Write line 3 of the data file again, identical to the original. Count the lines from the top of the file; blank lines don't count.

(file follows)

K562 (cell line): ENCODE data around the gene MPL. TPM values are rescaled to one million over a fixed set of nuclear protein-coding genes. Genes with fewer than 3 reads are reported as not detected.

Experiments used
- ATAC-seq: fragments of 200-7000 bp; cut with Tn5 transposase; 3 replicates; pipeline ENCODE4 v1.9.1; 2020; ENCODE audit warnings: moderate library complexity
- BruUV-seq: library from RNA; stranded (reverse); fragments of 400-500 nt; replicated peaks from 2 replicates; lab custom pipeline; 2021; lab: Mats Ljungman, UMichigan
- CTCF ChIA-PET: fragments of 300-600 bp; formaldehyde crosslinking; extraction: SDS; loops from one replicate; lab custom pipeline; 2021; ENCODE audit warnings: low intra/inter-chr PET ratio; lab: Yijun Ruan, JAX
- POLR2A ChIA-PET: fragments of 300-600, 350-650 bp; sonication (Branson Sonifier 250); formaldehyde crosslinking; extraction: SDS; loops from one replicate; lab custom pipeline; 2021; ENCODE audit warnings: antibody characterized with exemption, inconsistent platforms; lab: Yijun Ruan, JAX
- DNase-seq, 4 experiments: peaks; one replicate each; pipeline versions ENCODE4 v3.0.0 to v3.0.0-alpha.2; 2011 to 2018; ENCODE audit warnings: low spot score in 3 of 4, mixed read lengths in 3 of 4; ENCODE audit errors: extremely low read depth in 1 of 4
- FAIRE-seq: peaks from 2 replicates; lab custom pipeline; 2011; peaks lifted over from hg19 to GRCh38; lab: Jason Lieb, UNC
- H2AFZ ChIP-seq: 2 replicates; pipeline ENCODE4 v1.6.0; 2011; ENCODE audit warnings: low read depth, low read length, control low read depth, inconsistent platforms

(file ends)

- ATAC-seq: fragments of 200-7000 bp; cut with Tn5 transposase; 3 replicates; pipeline ENCODE4 v1.9.1; 2020; ENCODE audit warnings: moderate library complexity